The thing also supersedes success and failure rates because, at some point, the desire to work on it takes priority over anything else. That is, the person comes to love the process more than the outcome. He or she has to write, draw, experiment, et cetera, no matter what. When they reach that point, they don’t need to worry about aspirations; they are practicing artists, whether the world knows it or not.

Image: Marco Verch (Creative Commons)

S is for Shawarma

Pork shawarma on a plate.Ah, shawarma. Many people likely think of the scene from Iron Man when they hear the word. I, however, think of the actual food. It belongs in the realm of Mediterranean and Middle Eastern foods, which I happen to find thoroughly palatable.

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Write Right Greets the New Year

A cartoon girl with a red pen stands in the snow. Five birds are on a tree branch, which intersects with the words "to the new year, W. S. Merwin."

To the New Year

By W. S. Merwin

With what stillness at last

you appear in the valley

your first sunlight reaching down

to touch the tips of a few

high leaves that do not stir

as though they had not noticed

and did not know you at all

then the voice of a dove calls

from far away in itself

to the hush of the morning

 

so this is the sound of you

here and now whether or not

anyone hears it this is

where we have come with our age

our knowledge such as it is

and our hopes such as they are

invisible before us

untouched and still possible

Book Review: A Pep Talk for Church Communicators

A kawaii (Japanese toy) cheerleader wearing an orange jersey and holding blue pom-poms.I’ll be honest: I wasn’t sure what to expect from Kelley Hartnett’s You’ve Got This: A Pep Talk for Church Communicators. I occasionally write for church communicators; I even edit some of their work for the Church Marketing Sucks website. However, I don’t work in church communications. Would Kelley’s book hold any relevance to me?

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Let’s Fill This Town with Servants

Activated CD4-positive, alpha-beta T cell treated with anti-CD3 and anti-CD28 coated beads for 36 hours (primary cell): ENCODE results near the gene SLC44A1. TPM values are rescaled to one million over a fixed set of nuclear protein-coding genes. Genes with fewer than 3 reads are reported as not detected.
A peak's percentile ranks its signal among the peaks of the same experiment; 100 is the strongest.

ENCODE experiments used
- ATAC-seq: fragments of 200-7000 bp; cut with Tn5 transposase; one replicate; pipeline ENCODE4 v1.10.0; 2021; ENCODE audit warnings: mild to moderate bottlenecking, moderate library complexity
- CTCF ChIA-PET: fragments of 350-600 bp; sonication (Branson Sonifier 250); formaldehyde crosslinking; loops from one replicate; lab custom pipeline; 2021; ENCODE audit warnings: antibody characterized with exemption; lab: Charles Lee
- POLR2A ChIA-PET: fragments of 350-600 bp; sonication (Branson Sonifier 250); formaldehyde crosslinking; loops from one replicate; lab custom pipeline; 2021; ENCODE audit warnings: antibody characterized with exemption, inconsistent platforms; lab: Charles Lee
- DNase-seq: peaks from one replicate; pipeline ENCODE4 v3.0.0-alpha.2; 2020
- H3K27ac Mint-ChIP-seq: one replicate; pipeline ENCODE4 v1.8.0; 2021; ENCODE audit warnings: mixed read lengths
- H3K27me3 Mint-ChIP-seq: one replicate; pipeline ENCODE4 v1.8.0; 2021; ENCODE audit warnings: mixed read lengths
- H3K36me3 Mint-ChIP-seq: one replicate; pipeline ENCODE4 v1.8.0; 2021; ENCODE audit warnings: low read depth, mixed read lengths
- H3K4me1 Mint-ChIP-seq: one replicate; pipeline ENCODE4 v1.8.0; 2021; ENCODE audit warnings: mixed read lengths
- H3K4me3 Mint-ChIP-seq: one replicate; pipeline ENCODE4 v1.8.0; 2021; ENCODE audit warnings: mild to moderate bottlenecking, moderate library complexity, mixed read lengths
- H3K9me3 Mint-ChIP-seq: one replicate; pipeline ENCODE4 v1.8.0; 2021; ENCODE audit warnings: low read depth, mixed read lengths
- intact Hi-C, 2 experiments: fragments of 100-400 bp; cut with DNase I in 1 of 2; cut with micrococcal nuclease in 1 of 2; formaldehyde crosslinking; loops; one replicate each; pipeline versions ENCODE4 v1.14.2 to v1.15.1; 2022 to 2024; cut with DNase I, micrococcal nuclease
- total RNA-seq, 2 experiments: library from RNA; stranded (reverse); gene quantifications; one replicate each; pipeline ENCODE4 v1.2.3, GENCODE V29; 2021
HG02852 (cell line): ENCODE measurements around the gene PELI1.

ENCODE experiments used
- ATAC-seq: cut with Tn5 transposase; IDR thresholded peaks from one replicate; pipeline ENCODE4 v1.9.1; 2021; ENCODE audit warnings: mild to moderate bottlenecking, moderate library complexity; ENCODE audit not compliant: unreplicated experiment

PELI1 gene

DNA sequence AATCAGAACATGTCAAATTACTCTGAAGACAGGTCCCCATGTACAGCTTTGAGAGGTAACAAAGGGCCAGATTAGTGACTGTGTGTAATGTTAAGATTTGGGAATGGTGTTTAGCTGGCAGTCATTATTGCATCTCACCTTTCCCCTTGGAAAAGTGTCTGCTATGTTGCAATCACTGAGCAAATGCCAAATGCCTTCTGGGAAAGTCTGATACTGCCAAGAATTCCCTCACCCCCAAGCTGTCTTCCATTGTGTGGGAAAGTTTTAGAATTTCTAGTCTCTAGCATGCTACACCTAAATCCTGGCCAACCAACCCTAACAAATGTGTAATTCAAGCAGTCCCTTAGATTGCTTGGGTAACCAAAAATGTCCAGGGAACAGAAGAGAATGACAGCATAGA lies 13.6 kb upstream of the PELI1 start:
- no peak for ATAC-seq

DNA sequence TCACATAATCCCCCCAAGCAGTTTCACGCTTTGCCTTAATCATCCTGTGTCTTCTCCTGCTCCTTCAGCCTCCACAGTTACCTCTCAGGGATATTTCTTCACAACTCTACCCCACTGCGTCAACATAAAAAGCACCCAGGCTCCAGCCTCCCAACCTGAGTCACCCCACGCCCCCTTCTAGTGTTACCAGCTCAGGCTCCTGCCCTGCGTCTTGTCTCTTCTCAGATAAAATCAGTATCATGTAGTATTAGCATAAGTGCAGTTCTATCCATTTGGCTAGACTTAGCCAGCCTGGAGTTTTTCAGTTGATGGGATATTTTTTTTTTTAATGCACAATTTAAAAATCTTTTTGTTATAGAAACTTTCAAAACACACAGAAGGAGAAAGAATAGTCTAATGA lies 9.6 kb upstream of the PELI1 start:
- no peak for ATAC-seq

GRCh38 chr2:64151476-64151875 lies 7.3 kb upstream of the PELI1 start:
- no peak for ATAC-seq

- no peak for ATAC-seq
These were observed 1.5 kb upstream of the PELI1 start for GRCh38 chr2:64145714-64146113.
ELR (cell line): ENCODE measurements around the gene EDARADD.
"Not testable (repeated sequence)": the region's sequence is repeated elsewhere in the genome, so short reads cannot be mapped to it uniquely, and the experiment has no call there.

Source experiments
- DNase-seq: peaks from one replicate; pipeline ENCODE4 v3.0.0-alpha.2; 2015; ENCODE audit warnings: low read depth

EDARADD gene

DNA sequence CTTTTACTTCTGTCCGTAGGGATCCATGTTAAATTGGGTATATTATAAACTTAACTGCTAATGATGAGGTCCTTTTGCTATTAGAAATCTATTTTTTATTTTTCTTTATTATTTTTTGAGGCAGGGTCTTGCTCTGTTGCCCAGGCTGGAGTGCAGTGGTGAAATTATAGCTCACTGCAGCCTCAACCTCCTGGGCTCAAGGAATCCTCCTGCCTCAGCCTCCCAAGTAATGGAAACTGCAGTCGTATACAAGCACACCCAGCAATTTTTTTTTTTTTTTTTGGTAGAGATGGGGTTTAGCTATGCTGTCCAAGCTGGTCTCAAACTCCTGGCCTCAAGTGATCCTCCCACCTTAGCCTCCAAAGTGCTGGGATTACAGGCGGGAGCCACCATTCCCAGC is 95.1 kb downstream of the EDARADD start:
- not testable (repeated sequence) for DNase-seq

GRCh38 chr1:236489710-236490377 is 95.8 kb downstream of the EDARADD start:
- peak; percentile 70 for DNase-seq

Two friends give a side hug while hiking in Austin, Texas.| SERVANTS |

A FAMILY, with their eyes lifted UPWARD, and their love pressing OUTWARD, and their ambition pushing DOWNWARD, is UNSTOPPABLE.

Riley Sheehan, The Austin Stone


At the Austin Stone Worship Collective this year, we’ve focused on a single idea: filling our town (and ones nearby) with servants. We want to see Jesus lifted high, and one of the best ways to do that is through serving God, each other, and the communities in which we live. I like how Riley Sheehan frames the concept, explaining why I’m borrowing it.

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You Only Think You Have Writer’s Block

Piece of paper with the words "can't think" written on it.“I don’t believe in writer’s block. I believe writers get stuck. One absolves responsibility. Admitting your stuck means you can fix it. […] Writer’s block is a sympathy card. Only writers could be so inventive as to come up with it.”

Neil Gaiman, Book Reading in Austin, Texas


The New Year ushers in the usual resolutions: eat healthier, exercise more, watch television less. For writers, though, the time period typically involves some commitment to a writing project. They aim to finish a novel or other manuscript before 2018 comes to close.